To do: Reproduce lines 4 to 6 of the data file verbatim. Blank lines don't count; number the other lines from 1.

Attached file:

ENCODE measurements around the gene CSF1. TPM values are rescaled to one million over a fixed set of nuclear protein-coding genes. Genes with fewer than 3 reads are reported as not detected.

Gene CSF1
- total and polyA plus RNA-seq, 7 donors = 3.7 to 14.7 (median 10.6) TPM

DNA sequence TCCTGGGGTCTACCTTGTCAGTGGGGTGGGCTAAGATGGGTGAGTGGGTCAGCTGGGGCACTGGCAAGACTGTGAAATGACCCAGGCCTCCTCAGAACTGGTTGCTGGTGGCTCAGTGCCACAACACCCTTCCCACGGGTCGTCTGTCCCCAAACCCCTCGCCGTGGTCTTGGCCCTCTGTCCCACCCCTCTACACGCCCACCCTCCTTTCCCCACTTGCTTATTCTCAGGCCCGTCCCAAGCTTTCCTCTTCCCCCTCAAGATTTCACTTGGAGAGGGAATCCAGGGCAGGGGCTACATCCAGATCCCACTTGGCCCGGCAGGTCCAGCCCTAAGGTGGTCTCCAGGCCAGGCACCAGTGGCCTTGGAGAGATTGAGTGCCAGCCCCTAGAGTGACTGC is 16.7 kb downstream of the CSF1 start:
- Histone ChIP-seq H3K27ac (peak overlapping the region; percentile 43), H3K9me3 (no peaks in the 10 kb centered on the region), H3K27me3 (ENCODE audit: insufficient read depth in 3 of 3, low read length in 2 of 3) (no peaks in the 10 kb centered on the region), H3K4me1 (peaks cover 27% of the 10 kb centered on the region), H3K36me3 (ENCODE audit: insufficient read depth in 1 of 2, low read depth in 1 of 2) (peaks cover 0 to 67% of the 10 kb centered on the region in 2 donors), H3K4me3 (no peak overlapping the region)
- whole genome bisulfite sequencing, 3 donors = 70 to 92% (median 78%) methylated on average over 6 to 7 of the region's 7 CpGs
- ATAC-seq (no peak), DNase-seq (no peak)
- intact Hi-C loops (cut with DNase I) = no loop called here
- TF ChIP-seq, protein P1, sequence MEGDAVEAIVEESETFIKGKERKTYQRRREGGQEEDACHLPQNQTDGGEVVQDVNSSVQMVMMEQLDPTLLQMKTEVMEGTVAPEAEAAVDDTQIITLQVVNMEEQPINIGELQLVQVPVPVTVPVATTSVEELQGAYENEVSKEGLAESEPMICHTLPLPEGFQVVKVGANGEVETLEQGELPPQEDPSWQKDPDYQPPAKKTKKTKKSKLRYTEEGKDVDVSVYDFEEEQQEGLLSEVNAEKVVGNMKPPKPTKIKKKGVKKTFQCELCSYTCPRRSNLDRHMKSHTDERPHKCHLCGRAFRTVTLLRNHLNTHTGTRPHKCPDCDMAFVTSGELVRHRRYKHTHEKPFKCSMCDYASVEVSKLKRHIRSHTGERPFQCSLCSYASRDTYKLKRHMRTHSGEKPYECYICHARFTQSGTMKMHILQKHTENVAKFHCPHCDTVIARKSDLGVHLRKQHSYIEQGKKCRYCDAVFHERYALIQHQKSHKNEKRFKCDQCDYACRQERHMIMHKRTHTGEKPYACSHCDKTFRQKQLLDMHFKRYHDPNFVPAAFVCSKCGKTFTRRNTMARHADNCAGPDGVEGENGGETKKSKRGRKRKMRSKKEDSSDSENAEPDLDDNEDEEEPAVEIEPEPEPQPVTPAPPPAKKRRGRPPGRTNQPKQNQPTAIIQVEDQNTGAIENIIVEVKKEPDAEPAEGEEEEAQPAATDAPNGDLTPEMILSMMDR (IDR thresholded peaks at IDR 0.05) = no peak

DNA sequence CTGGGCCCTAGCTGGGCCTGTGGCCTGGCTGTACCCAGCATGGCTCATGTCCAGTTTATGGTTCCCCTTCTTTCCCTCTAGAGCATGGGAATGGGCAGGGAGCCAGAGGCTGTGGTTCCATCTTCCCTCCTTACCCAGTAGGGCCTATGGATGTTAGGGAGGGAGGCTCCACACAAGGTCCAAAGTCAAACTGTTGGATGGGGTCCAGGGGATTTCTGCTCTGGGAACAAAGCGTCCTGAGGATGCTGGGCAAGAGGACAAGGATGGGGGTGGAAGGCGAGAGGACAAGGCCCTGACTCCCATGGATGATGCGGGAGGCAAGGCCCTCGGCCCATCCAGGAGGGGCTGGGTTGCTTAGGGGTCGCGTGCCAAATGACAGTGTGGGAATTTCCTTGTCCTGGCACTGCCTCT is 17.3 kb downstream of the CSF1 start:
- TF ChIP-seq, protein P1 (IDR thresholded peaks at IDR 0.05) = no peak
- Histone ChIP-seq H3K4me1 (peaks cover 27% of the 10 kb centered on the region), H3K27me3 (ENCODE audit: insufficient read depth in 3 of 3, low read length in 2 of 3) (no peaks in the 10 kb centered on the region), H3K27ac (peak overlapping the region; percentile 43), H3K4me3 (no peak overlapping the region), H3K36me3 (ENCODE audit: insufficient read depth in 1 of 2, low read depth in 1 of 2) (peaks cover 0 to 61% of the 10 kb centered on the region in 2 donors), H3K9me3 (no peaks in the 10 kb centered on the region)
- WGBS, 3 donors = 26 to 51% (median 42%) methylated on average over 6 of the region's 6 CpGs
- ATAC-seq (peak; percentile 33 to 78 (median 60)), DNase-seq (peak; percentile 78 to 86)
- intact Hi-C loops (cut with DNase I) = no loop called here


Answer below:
DNA sequence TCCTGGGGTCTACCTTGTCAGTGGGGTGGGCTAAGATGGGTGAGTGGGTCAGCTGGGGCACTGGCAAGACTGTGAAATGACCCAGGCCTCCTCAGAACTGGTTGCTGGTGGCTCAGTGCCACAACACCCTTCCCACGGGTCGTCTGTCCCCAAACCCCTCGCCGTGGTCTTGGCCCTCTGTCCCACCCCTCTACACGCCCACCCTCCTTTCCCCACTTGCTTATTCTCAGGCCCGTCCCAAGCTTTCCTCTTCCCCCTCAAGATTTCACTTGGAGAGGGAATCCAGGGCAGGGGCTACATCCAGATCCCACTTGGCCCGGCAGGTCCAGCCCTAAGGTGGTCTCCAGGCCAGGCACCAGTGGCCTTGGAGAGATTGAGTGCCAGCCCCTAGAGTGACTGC is 16.7 kb downstream of the CSF1 start:
- Histone ChIP-seq H3K27ac (peak overlapping the region; percentile 43), H3K9me3 (no peaks in the 10 kb centered on the region), H3K27me3 (ENCODE audit: insufficient read depth in 3 of 3, low read length in 2 of 3) (no peaks in the 10 kb centered on the region), H3K4me1 (peaks cover 27% of the 10 kb centered on the region), H3K36me3 (ENCODE audit: insufficient read depth in 1 of 2, low read depth in 1 of 2) (peaks cover 0 to 67% of the 10 kb centered on the region in 2 donors), H3K4me3 (no peak overlapping the region)
- whole genome bisulfite sequencing, 3 donors = 70 to 92% (median 78%) methylated on average over 6 to 7 of the region's 7 CpGs